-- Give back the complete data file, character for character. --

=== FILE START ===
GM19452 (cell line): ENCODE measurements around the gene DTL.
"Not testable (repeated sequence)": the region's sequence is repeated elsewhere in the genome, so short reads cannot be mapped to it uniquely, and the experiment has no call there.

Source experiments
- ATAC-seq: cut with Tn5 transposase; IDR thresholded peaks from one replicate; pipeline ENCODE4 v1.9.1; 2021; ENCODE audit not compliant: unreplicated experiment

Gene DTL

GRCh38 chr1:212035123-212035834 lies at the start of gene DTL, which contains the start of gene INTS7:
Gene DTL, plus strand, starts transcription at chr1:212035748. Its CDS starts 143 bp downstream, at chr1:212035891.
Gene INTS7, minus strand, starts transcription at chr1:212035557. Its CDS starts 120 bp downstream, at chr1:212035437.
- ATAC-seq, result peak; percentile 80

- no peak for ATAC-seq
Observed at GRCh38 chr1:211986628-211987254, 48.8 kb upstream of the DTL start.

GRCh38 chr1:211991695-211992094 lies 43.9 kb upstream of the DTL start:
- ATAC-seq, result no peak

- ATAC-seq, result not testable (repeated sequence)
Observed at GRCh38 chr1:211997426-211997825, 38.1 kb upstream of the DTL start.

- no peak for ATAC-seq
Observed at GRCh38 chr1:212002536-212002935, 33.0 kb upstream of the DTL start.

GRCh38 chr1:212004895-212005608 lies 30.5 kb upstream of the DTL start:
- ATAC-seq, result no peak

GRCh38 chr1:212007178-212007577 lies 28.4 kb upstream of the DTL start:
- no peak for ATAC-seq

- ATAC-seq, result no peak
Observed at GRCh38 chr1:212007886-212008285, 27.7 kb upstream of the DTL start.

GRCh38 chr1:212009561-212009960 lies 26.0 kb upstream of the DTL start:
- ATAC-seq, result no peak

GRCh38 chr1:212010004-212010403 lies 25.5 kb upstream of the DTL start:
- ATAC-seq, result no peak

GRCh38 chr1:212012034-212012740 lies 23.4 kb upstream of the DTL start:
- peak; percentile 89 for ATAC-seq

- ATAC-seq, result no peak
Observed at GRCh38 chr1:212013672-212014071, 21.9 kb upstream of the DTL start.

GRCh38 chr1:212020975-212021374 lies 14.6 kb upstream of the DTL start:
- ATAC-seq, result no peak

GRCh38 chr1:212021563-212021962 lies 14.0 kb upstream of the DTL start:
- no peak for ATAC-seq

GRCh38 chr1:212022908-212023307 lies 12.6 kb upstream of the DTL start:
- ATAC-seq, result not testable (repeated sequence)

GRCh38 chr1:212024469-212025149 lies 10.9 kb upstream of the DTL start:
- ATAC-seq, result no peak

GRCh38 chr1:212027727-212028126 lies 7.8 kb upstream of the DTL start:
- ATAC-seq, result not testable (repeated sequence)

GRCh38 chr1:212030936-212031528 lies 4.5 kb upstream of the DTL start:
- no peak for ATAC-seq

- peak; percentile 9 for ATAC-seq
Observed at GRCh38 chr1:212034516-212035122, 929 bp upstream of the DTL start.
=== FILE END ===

GM19452 (cell line): ENCODE measurements around the gene DTL.
"Not testable (repeated sequence)": the region's sequence is repeated elsewhere in the genome, so short reads cannot be mapped to it uniquely, and the experiment has no call there.

Source experiments
- ATAC-seq: cut with Tn5 transposase; IDR thresholded peaks from one replicate; pipeline ENCODE4 v1.9.1; 2021; ENCODE audit not compliant: unreplicated experiment

Gene DTL

GRCh38 chr1:212035123-212035834 lies at the start of gene DTL, which contains the start of gene INTS7:
Gene DTL, plus strand, starts transcription at chr1:212035748. Its CDS starts 143 bp downstream, at chr1:212035891.
Gene INTS7, minus strand, starts transcription at chr1:212035557. Its CDS starts 120 bp downstream, at chr1:212035437.
- ATAC-seq, result peak; percentile 80

- no peak for ATAC-seq
Observed at GRCh38 chr1:211986628-211987254, 48.8 kb upstream of the DTL start.

GRCh38 chr1:211991695-211992094 lies 43.9 kb upstream of the DTL start:
- ATAC-seq, result no peak

- ATAC-seq, result not testable (repeated sequence)
Observed at GRCh38 chr1:211997426-211997825, 38.1 kb upstream of the DTL start.

- no peak for ATAC-seq
Observed at GRCh38 chr1:212002536-212002935, 33.0 kb upstream of the DTL start.

GRCh38 chr1:212004895-212005608 lies 30.5 kb upstream of the DTL start:
- ATAC-seq, result no peak

GRCh38 chr1:212007178-212007577 lies 28.4 kb upstream of the DTL start:
- no peak for ATAC-seq

- ATAC-seq, result no peak
Observed at GRCh38 chr1:212007886-212008285, 27.7 kb upstream of the DTL start.

GRCh38 chr1:212009561-212009960 lies 26.0 kb upstream of the DTL start:
- ATAC-seq, result no peak

GRCh38 chr1:212010004-212010403 lies 25.5 kb upstream of the DTL start:
- ATAC-seq, result no peak

GRCh38 chr1:212012034-212012740 lies 23.4 kb upstream of the DTL start:
- peak; percentile 89 for ATAC-seq

- ATAC-seq, result no peak
Observed at GRCh38 chr1:212013672-212014071, 21.9 kb upstream of the DTL start.

GRCh38 chr1:212020975-212021374 lies 14.6 kb upstream of the DTL start:
- ATAC-seq, result no peak

GRCh38 chr1:212021563-212021962 lies 14.0 kb upstream of the DTL start:
- no peak for ATAC-seq

GRCh38 chr1:212022908-212023307 lies 12.6 kb upstream of the DTL start:
- ATAC-seq, result not testable (repeated sequence)

GRCh38 chr1:212024469-212025149 lies 10.9 kb upstream of the DTL start:
- ATAC-seq, result no peak

GRCh38 chr1:212027727-212028126 lies 7.8 kb upstream of the DTL start:
- ATAC-seq, result not testable (repeated sequence)

GRCh38 chr1:212030936-212031528 lies 4.5 kb upstream of the DTL start:
- no peak for ATAC-seq

- peak; percentile 9 for ATAC-seq
Observed at GRCh38 chr1:212034516-212035122, 929 bp upstream of the DTL start.